Chelluri Lecture Series
The Chelluri Lecture series is offered in memory of Thyagaraju (Raju) Chelluri, who graduated magna cum laude from Cornell with a Bachelor's degree in mathematics in 1999. Raju was a brilliant student, a gifted scholar, and a wonderful human being who died on August 21, 2004 at the age of 26, shortly after completing all requirements for the Ph.D. in Mathematics at Rutgers University. He wrote a thesis called Equidistribution of the Roots of Quadratic Congruences under the supervision of H. Iwaniec and was awarded a Ph.D. posthumously.
The Chelluri Lecture Endowment was established in 2004 with support from family and friends of Thyagaraju (Raju) Chelluri. Each year, a distinguished mathematician will be invited to give the Chelluri Lecture.
Mike Hopkins, Harvard University
April 26, 2018
251 Malott Hall.
Abstract: The subject of homotopy theory has its origins in the problem of finding a meaningful way to count the number of solutions of a system of n equations in n unknowns. Over the 100 or so years since it has gone on to play many different roles in mathematics, resulting in an explosion of applications in recent years. This talk will describe the history and development of the subject and the many ways it has been used in mathematics.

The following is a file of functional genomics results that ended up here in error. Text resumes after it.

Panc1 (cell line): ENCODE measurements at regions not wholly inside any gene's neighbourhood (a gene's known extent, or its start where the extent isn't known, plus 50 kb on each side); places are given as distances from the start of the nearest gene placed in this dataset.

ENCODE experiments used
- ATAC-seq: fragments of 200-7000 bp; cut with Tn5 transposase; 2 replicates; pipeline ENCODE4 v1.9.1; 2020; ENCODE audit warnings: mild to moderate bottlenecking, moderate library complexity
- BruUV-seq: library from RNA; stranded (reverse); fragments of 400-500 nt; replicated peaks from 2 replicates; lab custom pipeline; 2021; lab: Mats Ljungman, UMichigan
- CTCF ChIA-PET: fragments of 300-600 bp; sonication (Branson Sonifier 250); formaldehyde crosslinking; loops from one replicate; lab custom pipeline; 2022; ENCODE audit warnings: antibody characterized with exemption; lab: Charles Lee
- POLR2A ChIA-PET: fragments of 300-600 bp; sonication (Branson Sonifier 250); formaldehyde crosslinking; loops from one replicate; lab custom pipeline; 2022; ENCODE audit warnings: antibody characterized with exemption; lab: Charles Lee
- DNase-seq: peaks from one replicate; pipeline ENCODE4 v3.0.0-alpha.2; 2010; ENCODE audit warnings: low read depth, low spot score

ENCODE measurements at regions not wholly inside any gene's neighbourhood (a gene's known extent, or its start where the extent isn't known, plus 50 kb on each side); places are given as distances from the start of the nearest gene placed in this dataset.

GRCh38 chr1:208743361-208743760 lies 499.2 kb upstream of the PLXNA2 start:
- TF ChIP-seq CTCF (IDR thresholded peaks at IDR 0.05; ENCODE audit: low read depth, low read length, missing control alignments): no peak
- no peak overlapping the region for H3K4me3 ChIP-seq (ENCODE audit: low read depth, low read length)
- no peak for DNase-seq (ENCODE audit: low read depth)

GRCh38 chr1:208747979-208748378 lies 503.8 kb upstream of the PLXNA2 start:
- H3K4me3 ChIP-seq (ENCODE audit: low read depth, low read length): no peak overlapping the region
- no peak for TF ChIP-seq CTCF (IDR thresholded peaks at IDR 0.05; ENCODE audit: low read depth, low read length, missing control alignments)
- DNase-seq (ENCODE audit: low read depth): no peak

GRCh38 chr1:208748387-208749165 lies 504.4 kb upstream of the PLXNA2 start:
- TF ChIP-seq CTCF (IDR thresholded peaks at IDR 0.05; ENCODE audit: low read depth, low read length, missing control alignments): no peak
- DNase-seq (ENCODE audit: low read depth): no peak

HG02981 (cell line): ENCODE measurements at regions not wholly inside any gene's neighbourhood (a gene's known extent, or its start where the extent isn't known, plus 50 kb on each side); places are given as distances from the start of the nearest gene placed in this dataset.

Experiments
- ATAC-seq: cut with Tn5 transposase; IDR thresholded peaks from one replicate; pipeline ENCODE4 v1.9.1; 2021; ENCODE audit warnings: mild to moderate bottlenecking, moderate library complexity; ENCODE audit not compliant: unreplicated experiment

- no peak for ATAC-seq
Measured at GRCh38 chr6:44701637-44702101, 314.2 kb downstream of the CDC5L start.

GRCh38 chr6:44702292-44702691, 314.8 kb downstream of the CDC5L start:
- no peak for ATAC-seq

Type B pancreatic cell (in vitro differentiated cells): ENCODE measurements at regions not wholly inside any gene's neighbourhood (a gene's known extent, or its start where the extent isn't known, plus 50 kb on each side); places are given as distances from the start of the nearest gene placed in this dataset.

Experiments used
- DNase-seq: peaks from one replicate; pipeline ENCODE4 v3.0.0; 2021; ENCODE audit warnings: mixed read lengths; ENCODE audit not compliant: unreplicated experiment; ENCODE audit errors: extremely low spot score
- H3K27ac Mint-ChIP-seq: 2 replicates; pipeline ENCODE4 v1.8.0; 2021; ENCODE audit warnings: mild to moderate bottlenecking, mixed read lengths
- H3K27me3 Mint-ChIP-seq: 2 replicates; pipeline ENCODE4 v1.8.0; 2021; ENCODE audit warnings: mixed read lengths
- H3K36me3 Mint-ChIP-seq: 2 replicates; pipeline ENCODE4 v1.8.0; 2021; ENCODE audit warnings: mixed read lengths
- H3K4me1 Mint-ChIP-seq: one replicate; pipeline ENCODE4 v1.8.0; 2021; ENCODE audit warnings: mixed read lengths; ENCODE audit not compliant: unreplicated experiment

Following the lecture, a musical performance and reception will be held at A. D. White House.
If you need accommodations to participate in this event, please contact Heather Peterson.
Previous Lectures in the Series
- Daniel Wise, McGill University:
The Cubical Route to Understanding Groups (2017)
- Andrea Bertozzi, UCLA:
Mathematics of Crime (2016)
- Daniel Rockmore, Dartmouth College:
Reading, Writing, and 'Rithmetic: Two tales of mathematical and evolutionary explorations of text (2015)
- Laura DeMarco, University of Illinois at Chicago and Northwestern University:
Numerical Patterns and Chaos (2014)
- Peter Sarnak, Princeton University:
The Matrix Groups and Diophantine Analysis (2013)
- Akshay Venkatesh, Stanford University:
From Continued Fractions to Modular Forms (2012)
- Persi Diaconis, Stanford University:
The Search for Randomness (2011)
- Joe Gallian, University of Minnesota:
Using Mathematics to Create Symmetry Patterns (2010)
- Saul Teukolsky, Cornell University:
Einstein's Equations, Black Holes, and Gravitational Waves (2009)
- Allan Greenleaf, University of Rochester:
Cloaking Devices, Electromagnetic Wormholes, and Transformation Optics (2008)
- Kenneth Ribet, University of California at Berkeley:
Recent Progress on Serre's Conjecture (2007)
- Dan Goldston, San Jose State University:
Are There Infinitely Many Twin Primes? (2006)